The Government have announced proposals to impose a cap on recoverable costs in Clinical Negligence cases, and ran a consultation until May 1st. James Thompson is a Solicitor in our Clinical Negligence department and here, he looks at the possible implications.

What are the proposals?

Currently, if a healthcare provider such as the NHS loses a clinical negligence case, they are liable for two payments: the damages awarded to the claimant and the costs incurred by the claimant’s solicitors.

The Department of Health (DoH) are proposing that a cap should be introduced in relation to the legal costs. In the consultation, it details how it favours capping legal costs in cases worth less than £25,000.

What are the potential consequences if these changes go ahead?

This would not be the first time that funding for clinical negligence matters has been subject to radical changes. Legislation introduced in 2012 removed most cases from the scope of Legal Aid.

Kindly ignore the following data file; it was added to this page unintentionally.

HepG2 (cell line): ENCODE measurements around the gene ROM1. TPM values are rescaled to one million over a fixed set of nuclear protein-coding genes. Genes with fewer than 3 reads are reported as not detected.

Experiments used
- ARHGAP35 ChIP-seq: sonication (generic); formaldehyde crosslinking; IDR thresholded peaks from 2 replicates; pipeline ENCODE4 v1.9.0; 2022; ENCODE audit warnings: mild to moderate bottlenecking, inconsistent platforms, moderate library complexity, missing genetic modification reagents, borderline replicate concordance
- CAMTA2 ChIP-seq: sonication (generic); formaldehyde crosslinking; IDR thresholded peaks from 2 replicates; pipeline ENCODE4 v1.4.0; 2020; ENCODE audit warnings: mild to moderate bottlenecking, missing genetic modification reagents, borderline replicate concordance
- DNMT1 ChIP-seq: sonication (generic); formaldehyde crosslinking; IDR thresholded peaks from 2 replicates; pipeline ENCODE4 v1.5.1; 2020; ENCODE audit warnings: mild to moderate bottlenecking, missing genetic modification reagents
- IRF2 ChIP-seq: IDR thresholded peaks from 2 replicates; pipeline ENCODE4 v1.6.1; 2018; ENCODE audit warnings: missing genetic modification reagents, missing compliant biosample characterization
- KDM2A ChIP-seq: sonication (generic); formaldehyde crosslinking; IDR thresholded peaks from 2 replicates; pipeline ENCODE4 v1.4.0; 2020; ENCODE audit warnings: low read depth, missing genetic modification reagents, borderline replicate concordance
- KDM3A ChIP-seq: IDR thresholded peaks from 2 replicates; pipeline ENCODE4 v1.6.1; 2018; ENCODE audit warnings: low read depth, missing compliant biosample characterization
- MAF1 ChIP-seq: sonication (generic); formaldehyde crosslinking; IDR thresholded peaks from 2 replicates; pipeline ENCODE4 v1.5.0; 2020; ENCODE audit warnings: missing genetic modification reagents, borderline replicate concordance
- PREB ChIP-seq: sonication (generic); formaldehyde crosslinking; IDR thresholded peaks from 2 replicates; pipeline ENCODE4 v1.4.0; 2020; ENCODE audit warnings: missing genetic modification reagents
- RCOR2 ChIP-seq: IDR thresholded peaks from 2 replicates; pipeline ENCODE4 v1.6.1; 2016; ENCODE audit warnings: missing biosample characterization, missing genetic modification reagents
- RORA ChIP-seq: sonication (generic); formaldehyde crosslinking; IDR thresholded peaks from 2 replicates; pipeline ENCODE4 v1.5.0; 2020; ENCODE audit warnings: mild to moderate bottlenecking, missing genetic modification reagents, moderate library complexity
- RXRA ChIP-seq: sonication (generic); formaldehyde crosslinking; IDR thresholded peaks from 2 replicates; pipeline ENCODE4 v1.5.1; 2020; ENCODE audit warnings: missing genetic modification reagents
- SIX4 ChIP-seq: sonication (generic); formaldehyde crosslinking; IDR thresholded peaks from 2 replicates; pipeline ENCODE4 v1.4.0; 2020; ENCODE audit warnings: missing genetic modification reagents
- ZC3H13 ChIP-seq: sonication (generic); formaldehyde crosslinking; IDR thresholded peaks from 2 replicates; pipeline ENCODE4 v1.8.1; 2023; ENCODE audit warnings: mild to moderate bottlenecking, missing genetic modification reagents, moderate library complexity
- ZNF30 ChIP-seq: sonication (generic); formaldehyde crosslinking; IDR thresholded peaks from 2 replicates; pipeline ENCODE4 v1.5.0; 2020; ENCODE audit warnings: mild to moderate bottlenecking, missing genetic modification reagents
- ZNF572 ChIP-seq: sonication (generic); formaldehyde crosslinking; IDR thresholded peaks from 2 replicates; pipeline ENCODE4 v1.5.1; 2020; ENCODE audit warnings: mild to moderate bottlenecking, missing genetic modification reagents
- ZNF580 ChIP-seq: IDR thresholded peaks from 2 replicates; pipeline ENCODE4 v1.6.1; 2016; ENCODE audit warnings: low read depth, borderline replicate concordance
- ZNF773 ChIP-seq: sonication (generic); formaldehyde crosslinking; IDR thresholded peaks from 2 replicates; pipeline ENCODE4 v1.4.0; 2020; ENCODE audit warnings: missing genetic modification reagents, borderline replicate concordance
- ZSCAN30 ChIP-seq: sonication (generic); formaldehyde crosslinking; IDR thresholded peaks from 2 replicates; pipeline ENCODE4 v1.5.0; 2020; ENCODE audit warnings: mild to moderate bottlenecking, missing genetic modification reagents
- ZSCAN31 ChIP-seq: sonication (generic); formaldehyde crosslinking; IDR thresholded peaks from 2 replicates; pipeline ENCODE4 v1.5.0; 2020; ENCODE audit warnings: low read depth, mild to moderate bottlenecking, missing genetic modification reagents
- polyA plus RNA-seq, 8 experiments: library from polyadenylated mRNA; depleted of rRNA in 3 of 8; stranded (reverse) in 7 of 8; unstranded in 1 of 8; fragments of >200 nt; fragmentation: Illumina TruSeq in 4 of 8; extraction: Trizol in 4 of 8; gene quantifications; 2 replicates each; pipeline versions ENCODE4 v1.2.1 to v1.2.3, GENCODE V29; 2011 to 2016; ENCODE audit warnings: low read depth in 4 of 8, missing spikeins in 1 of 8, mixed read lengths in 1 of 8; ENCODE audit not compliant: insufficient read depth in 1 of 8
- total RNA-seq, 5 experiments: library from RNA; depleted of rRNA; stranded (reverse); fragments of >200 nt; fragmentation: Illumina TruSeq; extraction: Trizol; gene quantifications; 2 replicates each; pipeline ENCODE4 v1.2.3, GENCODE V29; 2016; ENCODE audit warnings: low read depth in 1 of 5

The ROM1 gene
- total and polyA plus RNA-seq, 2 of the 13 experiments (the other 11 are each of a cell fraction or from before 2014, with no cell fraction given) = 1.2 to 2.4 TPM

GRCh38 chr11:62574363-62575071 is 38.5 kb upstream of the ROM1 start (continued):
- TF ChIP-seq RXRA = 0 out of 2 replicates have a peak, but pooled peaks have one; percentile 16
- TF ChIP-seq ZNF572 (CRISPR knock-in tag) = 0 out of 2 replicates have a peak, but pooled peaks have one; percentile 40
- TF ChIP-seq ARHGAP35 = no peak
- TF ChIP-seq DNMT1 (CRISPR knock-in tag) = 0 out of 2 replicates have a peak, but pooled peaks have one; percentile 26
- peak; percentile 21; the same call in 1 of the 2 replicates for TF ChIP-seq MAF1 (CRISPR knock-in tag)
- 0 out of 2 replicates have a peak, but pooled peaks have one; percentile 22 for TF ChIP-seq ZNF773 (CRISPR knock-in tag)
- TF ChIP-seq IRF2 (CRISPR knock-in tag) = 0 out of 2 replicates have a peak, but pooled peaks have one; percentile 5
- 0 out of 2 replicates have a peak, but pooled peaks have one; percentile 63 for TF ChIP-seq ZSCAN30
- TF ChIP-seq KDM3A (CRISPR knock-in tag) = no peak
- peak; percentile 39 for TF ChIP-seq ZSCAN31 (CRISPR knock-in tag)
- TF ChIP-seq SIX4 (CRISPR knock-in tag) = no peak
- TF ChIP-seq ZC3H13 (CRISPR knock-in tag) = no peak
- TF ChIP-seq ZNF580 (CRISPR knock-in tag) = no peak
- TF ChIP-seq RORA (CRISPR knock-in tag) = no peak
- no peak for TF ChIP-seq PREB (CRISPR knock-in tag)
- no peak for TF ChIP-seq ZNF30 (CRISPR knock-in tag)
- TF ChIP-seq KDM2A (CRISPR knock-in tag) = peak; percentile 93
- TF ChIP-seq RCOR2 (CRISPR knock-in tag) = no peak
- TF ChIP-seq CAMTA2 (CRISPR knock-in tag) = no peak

In a recent blog post, the CEO of the charity Action Against Medical Accidents points out that the planned caps are very low. Peter Walsh predicts that solicitors will be left with little choice but to recover any deficit in their fees from a claimant’s damages:

“In reality, admissions of liability or wins often only come after the case has been fought by for a substantial period, resulting in significant legal costs. Under the proposed changes, the consequences of the Department of Health’s& GPs culture of delay, deny and defend will mean that in addition to having injured or killed a patient not all of the costs could be recovered and they will be left with paying the shortfall.”

The DoH’s own impact assessment states that ‘in terms of benefits, we expect there to be savings for both public and private sector defendants i.e. the insurers.’ The fact that this is highlighted in this way may well call into question the motivation behind the reforms.